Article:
2015 Drinking Water Quality Report

The City of Winchester, Public Utilities Department is pleased to present its 2015 Annual Water Supply and Quality Report. This report was prepared in accordance with the Virginia Health Department Rules and Regulations and the National Primary Drinking Water Regulations of the United States Environmental Protection Agency (EPA), which require every drinking water supplier to provide the public with an annual statement describing the water supply and the quality of its water.


Spanish Notice:

Este informe contiene información muy importante sobre su agua potable.  Tradúzcalo o hable con alguien que lo entienda bien.


It is safe

Our tap water, provided by Winchester Public Utilities, is safe to drink and is of higher quality than required by all state and federal standards for drinking water. This same water is in compliance with all required water quality monitoring and reporting. The Safe Drinking Water Act (SDWA) has been the primary regulation to ensure that public health and safety is protected in drinking water supplies. Although this information has been available to anyone requesting it, this water quality report, part of the provisions of the Safe Water Drinking Act Amendments of 1996, is intended to share with you how well we are doing.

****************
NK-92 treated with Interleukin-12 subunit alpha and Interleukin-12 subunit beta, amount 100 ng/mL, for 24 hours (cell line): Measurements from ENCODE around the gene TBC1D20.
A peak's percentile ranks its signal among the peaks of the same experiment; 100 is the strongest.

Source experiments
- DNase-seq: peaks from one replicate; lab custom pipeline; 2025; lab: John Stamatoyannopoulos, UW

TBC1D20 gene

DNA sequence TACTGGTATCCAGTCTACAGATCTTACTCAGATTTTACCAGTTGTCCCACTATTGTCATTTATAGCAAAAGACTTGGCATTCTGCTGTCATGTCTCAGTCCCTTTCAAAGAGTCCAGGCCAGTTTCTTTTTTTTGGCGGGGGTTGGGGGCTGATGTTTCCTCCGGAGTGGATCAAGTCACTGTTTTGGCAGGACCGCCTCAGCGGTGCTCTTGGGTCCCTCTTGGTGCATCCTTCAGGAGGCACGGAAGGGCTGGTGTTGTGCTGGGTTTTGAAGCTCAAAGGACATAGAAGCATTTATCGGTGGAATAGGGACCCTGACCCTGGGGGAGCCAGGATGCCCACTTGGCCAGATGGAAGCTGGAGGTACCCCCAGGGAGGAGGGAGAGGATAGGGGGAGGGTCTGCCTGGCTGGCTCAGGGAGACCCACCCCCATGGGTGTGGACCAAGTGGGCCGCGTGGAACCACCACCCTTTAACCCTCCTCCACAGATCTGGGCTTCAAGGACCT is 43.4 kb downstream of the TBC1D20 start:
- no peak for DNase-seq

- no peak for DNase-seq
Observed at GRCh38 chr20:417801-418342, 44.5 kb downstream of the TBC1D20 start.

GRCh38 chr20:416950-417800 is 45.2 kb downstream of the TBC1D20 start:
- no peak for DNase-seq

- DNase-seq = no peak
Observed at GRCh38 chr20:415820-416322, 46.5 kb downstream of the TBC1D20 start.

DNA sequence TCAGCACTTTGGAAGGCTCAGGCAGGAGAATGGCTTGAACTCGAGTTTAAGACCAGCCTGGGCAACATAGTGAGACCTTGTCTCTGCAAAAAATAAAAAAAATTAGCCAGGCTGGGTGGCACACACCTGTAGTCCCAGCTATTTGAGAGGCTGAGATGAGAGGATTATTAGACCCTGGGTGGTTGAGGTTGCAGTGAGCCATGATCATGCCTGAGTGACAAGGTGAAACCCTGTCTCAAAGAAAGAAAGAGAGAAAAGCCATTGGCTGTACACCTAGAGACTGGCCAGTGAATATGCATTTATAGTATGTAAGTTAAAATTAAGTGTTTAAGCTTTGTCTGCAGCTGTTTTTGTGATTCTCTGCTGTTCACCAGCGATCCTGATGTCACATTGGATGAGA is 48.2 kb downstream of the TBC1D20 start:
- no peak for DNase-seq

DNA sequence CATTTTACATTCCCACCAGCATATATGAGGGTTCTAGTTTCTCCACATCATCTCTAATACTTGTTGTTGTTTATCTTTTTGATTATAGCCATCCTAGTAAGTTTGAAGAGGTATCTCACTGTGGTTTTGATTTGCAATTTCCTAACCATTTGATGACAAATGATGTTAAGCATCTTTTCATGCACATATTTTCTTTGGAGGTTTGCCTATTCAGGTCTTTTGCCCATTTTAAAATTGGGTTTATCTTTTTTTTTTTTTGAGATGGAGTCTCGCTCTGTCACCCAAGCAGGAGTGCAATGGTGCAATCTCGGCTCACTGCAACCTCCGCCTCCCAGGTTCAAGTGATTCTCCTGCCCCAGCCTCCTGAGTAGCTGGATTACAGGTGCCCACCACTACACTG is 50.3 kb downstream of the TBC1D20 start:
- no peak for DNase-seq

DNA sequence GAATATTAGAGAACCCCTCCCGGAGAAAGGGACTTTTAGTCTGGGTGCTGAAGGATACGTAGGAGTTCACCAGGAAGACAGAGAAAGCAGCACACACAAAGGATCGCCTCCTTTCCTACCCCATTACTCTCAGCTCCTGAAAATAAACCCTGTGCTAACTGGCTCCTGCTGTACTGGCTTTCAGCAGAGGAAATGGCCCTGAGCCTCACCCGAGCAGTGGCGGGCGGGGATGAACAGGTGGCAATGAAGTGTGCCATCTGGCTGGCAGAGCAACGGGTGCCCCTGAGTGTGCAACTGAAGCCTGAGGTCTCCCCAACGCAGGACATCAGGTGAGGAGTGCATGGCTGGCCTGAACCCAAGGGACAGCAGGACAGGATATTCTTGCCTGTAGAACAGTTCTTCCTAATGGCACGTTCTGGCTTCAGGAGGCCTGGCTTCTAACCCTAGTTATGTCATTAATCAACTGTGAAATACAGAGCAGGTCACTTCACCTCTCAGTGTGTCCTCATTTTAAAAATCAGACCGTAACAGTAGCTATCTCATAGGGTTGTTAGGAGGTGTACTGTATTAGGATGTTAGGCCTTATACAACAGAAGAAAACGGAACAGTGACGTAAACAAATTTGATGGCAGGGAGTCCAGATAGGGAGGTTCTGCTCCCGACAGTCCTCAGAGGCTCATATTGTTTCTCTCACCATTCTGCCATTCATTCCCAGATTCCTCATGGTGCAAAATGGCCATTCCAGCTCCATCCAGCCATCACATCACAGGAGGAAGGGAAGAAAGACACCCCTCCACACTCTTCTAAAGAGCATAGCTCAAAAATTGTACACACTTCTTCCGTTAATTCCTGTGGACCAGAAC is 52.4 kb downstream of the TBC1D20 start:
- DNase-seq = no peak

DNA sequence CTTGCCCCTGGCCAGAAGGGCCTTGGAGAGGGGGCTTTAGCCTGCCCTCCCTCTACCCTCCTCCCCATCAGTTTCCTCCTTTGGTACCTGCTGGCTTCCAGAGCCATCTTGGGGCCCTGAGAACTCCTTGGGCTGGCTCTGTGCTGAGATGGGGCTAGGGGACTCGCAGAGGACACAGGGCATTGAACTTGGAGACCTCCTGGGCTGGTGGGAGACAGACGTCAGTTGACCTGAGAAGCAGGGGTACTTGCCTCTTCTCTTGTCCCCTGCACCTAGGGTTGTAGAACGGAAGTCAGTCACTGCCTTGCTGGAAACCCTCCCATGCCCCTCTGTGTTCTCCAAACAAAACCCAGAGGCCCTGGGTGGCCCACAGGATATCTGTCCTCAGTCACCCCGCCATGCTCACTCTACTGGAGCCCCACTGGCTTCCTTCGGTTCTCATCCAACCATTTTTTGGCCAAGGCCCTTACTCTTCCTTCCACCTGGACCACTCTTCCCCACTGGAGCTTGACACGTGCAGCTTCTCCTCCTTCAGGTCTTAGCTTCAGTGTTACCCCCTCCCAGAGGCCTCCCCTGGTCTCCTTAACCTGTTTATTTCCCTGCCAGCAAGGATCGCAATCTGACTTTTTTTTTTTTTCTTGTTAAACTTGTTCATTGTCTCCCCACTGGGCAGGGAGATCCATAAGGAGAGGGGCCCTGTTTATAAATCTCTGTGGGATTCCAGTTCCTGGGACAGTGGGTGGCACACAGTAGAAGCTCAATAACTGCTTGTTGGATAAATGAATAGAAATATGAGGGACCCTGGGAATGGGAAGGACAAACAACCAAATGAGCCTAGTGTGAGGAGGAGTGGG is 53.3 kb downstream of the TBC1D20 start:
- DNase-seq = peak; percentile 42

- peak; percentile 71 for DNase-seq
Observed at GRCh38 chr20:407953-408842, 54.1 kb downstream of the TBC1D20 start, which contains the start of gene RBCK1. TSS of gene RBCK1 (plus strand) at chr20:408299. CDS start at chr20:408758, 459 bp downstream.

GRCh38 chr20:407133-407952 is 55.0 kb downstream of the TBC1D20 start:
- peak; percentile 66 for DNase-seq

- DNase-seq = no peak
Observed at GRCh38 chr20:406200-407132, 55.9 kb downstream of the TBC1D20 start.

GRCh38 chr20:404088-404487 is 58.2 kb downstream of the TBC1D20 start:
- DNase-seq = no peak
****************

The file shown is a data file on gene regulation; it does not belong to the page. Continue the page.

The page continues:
Every employee of Winchester Public Utilities is committed to producing drinking water that is of the highest quality. Our state-certified laboratory, located at the Percy D. Miller Water Treatment Plant, continuously analyzes water quality throughout the treatment process to ensure superior quality drinking water is delivered to our customers.


It is reliable